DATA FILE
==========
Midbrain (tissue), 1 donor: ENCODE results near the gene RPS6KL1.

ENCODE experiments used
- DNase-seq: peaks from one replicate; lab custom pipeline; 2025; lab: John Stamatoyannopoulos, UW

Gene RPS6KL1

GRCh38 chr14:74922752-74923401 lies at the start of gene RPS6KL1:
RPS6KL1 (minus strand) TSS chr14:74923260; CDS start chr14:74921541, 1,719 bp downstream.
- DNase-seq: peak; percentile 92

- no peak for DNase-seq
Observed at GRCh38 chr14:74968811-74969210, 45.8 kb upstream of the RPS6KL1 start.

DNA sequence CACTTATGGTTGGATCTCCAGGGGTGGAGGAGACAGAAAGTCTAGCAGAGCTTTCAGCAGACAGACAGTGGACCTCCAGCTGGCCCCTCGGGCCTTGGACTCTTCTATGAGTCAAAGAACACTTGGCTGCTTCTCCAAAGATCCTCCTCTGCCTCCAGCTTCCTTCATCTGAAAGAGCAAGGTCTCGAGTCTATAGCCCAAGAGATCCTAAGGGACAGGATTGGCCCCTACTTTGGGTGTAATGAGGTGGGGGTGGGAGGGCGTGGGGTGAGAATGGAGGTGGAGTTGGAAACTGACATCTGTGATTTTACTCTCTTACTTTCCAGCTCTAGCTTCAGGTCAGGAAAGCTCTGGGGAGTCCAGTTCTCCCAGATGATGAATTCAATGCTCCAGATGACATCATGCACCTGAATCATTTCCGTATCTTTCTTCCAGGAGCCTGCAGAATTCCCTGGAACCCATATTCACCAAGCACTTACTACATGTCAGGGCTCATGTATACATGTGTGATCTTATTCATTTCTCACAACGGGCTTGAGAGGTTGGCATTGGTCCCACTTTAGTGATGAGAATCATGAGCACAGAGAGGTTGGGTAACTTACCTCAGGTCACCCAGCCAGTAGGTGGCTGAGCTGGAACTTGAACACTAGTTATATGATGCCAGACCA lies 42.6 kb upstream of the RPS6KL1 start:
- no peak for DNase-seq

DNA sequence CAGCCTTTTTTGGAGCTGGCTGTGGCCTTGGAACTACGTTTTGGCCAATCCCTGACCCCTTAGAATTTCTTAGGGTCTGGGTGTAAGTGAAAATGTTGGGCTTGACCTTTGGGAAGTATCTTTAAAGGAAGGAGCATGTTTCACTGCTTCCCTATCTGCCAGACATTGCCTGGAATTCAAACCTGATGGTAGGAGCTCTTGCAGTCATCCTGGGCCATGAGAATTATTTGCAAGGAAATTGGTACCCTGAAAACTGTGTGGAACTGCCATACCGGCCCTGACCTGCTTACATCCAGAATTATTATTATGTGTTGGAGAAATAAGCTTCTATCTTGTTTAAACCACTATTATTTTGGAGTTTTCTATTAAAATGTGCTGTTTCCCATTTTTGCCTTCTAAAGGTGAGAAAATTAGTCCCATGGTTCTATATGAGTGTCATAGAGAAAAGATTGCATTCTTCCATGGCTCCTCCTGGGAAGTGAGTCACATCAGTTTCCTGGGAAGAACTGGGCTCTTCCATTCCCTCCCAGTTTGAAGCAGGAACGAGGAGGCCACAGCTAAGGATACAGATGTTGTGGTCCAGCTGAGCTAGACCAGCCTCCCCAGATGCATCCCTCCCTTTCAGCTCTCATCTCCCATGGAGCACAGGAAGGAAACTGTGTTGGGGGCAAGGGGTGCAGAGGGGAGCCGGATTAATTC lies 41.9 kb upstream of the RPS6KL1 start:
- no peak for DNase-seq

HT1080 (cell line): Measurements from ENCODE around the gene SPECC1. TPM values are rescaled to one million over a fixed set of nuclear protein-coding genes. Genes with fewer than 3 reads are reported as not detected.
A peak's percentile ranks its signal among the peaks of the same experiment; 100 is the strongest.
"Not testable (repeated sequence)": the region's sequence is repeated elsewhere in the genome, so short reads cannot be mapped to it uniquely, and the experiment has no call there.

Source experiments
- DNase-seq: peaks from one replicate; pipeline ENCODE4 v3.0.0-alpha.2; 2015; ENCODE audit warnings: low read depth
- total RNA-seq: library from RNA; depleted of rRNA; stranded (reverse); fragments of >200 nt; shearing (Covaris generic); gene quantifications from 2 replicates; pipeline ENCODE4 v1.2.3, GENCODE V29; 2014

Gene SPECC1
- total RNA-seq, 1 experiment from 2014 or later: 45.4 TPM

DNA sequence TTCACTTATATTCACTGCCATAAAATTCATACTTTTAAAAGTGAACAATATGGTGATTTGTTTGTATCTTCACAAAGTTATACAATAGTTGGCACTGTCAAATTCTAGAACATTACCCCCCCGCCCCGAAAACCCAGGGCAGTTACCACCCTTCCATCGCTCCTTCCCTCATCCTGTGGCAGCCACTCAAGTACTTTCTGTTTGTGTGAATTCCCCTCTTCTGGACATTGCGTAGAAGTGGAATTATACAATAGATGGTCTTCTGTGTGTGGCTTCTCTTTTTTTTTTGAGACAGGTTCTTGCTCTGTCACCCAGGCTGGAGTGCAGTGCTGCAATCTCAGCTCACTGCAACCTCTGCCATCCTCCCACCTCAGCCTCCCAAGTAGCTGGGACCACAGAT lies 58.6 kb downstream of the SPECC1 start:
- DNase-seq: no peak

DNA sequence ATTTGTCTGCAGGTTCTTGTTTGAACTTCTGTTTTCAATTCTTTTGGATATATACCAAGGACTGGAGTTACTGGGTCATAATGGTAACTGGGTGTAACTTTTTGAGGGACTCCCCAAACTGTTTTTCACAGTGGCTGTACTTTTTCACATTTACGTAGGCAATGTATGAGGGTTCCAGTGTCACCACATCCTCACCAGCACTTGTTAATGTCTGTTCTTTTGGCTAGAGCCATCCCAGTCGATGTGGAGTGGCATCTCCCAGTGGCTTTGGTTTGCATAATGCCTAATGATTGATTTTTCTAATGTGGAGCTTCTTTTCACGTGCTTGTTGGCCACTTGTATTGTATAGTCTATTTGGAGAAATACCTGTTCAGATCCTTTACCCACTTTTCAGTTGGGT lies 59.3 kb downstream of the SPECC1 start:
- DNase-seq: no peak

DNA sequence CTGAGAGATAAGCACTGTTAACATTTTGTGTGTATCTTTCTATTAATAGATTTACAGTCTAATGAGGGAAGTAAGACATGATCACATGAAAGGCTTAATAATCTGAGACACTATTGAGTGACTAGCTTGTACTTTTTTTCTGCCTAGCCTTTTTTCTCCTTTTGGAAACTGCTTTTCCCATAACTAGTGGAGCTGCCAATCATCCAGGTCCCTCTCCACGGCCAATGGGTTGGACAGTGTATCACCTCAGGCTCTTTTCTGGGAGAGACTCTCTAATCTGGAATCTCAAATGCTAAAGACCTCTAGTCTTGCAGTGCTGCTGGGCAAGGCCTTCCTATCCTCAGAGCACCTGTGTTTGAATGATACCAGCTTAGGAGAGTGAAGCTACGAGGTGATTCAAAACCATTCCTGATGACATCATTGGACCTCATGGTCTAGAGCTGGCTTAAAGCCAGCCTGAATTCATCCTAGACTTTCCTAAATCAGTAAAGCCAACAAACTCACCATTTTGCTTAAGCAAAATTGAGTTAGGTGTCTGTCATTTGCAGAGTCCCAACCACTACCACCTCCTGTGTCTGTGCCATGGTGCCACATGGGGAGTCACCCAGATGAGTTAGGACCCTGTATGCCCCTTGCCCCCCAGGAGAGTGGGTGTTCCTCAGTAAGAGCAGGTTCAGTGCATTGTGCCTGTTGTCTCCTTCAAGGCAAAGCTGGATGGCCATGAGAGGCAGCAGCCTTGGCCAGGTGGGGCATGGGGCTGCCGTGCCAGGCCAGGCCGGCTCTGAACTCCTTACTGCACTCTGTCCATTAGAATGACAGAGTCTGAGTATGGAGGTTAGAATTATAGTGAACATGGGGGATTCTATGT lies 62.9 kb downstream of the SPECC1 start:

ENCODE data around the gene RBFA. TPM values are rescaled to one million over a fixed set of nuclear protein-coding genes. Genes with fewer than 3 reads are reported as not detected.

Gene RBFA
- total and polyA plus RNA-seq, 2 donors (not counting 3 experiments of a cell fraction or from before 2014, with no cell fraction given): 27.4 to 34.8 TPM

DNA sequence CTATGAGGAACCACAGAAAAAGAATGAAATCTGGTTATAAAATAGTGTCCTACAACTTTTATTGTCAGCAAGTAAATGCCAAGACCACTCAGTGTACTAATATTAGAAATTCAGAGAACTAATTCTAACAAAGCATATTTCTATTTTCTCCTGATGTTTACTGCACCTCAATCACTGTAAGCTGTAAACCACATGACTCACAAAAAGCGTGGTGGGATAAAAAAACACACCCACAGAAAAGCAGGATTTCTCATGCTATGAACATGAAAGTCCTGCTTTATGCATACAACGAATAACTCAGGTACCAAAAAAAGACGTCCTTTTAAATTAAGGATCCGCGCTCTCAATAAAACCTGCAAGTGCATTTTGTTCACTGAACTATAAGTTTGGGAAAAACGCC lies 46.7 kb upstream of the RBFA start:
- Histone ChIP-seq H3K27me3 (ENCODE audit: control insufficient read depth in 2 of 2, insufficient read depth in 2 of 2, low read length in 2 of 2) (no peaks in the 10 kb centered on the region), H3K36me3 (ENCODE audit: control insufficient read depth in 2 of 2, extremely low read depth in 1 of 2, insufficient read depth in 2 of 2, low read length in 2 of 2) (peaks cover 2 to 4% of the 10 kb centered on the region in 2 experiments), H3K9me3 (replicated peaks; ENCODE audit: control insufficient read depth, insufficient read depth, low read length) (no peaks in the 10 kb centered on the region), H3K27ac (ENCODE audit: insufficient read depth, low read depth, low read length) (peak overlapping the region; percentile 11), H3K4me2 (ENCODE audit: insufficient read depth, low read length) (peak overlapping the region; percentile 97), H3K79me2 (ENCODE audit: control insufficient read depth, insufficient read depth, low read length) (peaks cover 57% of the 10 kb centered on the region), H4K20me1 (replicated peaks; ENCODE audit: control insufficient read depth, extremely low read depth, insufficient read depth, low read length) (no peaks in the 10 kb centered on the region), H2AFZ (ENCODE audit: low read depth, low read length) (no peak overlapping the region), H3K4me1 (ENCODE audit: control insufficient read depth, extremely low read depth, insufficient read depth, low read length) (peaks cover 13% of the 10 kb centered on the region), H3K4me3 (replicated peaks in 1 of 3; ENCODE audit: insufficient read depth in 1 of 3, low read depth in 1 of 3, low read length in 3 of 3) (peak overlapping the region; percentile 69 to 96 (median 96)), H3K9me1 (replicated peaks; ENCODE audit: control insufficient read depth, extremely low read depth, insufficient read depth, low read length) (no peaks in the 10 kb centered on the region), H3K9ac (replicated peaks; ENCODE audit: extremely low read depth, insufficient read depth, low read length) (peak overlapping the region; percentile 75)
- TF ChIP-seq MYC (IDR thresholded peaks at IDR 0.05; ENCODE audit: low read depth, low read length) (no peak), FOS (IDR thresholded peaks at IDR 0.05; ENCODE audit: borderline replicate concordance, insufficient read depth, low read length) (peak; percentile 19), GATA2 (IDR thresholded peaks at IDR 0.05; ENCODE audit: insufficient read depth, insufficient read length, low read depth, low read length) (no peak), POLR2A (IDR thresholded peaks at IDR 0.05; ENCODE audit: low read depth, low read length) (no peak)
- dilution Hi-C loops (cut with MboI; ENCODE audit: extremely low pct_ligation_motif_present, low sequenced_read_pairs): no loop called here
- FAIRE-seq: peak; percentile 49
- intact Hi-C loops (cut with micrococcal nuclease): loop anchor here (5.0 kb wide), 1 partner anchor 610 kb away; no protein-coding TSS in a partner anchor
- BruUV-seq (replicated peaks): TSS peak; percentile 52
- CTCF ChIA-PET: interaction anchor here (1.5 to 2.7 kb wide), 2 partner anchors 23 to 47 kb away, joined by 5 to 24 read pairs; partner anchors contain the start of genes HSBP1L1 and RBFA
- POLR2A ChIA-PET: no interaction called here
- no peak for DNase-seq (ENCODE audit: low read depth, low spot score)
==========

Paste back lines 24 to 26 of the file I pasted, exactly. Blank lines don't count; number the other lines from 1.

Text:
DNA sequence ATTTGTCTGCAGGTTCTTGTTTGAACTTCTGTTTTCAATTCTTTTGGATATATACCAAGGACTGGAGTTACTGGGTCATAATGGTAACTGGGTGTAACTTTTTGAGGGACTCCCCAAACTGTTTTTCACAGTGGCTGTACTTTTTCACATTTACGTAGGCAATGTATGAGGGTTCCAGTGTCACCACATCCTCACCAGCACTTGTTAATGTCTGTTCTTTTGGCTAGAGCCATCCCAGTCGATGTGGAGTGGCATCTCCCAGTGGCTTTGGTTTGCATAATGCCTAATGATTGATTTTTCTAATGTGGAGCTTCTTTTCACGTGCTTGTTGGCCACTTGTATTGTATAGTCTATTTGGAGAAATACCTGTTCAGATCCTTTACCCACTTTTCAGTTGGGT lies 59.3 kb downstream of the SPECC1 start:
- DNase-seq: no peak

DNA sequence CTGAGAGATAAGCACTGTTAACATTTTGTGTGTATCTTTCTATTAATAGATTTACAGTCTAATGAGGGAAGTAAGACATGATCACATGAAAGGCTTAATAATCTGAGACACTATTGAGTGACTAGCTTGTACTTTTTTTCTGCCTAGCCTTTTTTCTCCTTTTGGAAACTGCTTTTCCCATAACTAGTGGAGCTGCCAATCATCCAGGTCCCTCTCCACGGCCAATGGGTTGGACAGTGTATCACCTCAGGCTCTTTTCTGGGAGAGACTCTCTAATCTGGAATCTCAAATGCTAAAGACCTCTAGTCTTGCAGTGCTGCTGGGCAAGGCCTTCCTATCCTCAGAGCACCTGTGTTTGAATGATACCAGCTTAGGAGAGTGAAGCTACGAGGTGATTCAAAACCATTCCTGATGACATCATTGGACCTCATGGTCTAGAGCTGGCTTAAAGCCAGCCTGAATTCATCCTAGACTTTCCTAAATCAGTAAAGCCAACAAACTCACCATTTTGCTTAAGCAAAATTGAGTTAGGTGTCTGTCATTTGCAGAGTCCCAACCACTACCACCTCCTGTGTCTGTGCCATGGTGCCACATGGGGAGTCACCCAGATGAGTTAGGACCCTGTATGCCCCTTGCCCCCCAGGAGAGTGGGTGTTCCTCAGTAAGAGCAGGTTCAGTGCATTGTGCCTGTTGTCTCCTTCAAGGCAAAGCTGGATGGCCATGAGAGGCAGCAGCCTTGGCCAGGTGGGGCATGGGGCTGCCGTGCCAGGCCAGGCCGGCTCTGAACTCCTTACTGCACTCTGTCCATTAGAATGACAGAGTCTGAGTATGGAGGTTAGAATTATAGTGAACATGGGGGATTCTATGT lies 62.9 kb downstream of the SPECC1 start: